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Malaria epidemiology in Kobeni department, southeastern Mauritania from 2015 to 2017



Plasmodium falciparum malaria is endemic in the southern sahelian zone of Mauritania where intense internal and trans-border human and livestock movement occurs. The risk of importation and spread of drug-resistant parasites need to be regularly assessed in this region. The objective of the study was to assess the recent malaria situation near the Mauritania-Mali border.


Between February 2015 and December 2017, patients with fever or history of fever during the previous 48 h, presenting at the health centre of Kobeni city, were screened for malaria using a rapid diagnostic test (RDT) and microscopic examination of blood smears. The diagnosis was later confirmed by PCR. Cohen’s kappa statistics was used to estimate the degree of agreement between diagnostic methods. Fisher’s exact test was used to compare proportions. The odds ratio was calculated to measure the association between the use of bed nets and malaria infection.


A total of 2326 febrile patients (mean age, 20.2 years) were screened for malaria. The presence of malaria parasites was detected by RDT and microscopy in 53.0% and 49.3% of febrile patients, respectively, and was confirmed by PCR in 59.7% (45 missing data). Of 1361 PCR-positive samples, 1205 (88.5%) were P. falciparum, 47 (3.5%) P. vivax, and 99 (7.3%) P. falciparum-P. vivax mixed infection. Malaria transmission occurred mostly during and shortly after the rainy season. The annual rainfall was relatively low in 2016 (267 mm) and 2017 (274 mm), compared to 2015 (448 mm), and coincided with a decline in malaria prevalence in 2016–2017. Although 71.8% of febrile patients reported to possess at least one bed net in the household in our questionnaire, its reported use was not protective against malaria infection (odds ratio: 1.1, 95% CI: 0.91–1.32).


Our study confirmed that P. falciparum is the dominant species in the sahelian zone and that malaria transmission is seasonal and associated with rainfall in this zone. The application of the current national policy based on rapid and reliable malaria diagnosis, case management with artemisinin-based combination therapy, intermittent preventive treatment for pregnant women, distribution and use of long-lasting insecticide impregnated bed nets, and the planned introduction of seasonal malaria chemoprevention for all children under 6 years old is expected to sustainably reduce malaria transmission in this zone.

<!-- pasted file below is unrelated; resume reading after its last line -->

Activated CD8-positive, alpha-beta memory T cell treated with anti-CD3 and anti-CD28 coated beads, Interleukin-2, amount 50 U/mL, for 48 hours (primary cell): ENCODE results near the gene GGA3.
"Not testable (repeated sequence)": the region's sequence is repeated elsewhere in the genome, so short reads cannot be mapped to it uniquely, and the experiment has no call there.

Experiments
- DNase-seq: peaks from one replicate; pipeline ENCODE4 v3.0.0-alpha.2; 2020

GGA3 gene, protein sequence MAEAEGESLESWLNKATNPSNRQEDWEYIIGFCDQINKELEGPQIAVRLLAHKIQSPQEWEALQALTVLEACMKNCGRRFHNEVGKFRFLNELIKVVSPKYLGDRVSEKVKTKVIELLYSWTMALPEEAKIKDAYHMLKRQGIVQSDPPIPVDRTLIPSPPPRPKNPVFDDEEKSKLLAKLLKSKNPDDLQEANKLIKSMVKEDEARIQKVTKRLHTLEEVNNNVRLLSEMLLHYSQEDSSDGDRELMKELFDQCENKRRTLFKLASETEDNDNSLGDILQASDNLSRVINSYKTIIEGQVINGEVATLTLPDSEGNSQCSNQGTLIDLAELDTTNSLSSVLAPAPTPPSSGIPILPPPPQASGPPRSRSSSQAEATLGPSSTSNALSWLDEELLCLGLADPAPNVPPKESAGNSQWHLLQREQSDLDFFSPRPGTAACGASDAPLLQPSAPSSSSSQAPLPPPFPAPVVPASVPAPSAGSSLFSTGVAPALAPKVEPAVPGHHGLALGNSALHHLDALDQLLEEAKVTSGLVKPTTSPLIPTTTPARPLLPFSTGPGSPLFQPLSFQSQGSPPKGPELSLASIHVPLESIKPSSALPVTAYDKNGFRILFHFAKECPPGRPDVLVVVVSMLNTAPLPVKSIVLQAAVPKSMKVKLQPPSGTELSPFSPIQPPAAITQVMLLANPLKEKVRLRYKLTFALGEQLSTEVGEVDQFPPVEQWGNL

Despite decades of control efforts, Plasmodium falciparum malaria is still endemic in southern sahelian zone of Mauritania, as well as in parts of northern Saharan zone where Plasmodium vivax is more common [1,2,3]. Cases infected with Plasmodium malariae and Plasmodium ovale have rarely been reported in the country [2, 4]. Overall, malaria transmission is seasonal with sporadic outbreaks in Mauritania. Anopheles gambiae sensu lato (s.l.) is the main malaria vector in the country [5,6,7]. Pyrethroid resistance in Anopheles arabiensis has recently been reported in the Saharan and sahelian zones [8, 9].

Nomadic life and internal and trans-border human (i.e., nomadism) and livestock (i.e., transhumance) movement have long been the hallmarks of the sahelian region [10]. Population movement has intensified in recent years due to dynamic regional commercial exchanges, reinforced interdependence between neighboring countries, and construction of paved roads [11]. Moreover, the political instability in Mali, Mauritania’s neighboring country to the south, and the resulting inter-ethnic conflicts have led to mass influx of Malian refugees into southern Mauritania [12, 13]. The sahelian zone, particularly Hodh Elgharbi region, has also become a transit zone for thousands of migrants each year from sub-Saharan Africa on their way to Europe [11, 13]. Population movements increase the risk of importation and spread of malaria parasites, including drug-resistant strains, compromising control efforts and programmes. Because of its longstanding malaria endemicity and proximity to border areas with on-going malaria transmission, Kobeni department in Hodh Elgharbi province could potentially be at the heart of malaria transmission ‘hotspots’ where disease surveillance needs to be reinforced. Moreover, a better understanding of the dynamics of malaria transmission in this region has become a necessity to ensure malaria containment and elimination from the region. The objective of the present study was to assess and update data on malaria burden and Plasmodium species in Kobeni city, the largest urban city in the sahelian zone near the border with Mali.